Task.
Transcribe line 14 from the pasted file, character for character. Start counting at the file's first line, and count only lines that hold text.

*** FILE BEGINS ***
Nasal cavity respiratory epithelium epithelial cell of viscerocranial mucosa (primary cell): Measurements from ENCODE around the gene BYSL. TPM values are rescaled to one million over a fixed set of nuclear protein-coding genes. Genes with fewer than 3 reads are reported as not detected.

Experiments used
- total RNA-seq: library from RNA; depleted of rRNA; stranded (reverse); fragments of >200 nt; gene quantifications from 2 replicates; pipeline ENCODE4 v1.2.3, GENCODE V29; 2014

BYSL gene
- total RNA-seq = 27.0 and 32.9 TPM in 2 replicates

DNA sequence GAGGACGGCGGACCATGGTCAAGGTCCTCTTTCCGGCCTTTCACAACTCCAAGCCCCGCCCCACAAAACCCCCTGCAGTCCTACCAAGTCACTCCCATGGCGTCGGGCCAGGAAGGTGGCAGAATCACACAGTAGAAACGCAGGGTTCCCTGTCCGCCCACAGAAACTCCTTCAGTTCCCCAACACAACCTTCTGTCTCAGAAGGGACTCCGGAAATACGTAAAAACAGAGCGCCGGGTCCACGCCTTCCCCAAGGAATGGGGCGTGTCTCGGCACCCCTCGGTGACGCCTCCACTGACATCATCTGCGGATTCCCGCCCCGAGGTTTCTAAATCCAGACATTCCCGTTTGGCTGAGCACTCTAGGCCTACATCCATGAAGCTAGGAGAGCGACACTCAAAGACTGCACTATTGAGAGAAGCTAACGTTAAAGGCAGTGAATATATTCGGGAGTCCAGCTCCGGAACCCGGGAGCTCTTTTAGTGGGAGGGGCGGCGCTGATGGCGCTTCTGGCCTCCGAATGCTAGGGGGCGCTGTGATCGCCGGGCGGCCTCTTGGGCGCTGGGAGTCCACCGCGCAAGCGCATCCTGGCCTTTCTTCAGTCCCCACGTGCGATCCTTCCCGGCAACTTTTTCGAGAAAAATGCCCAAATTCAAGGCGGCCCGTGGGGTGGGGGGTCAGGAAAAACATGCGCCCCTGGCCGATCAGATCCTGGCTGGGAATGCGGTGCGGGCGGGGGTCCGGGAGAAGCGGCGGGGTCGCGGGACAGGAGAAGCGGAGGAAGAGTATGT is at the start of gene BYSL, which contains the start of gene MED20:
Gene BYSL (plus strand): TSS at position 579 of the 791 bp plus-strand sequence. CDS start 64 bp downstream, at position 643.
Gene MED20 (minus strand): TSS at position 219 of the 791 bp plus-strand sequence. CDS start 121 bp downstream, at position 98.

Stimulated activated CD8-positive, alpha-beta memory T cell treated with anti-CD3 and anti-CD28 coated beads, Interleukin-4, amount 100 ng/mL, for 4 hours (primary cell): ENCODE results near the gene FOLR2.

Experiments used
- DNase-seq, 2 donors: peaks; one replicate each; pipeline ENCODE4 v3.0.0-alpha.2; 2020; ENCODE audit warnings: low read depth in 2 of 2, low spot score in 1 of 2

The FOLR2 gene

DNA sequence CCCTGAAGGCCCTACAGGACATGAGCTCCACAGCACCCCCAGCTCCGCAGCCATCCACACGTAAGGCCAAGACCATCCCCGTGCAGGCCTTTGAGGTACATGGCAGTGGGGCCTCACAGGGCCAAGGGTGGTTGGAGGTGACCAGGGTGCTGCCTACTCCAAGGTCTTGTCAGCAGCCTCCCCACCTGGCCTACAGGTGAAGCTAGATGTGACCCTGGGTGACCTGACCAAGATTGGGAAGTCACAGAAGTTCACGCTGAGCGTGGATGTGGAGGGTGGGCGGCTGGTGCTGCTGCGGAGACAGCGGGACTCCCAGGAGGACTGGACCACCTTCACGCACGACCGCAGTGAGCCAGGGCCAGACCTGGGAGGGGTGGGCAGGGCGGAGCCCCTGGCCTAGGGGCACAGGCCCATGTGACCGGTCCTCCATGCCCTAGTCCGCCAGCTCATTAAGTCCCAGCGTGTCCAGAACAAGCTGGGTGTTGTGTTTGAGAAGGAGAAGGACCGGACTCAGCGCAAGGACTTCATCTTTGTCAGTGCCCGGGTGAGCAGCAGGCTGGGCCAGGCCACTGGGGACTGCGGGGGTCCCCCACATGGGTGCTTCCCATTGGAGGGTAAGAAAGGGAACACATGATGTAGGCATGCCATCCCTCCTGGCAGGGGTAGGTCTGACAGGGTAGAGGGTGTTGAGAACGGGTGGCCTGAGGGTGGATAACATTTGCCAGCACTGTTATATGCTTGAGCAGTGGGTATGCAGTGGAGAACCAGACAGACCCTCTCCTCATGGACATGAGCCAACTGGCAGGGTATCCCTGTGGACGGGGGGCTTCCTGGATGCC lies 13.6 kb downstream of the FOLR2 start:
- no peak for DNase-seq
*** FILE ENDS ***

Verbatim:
- no peak for DNase-seq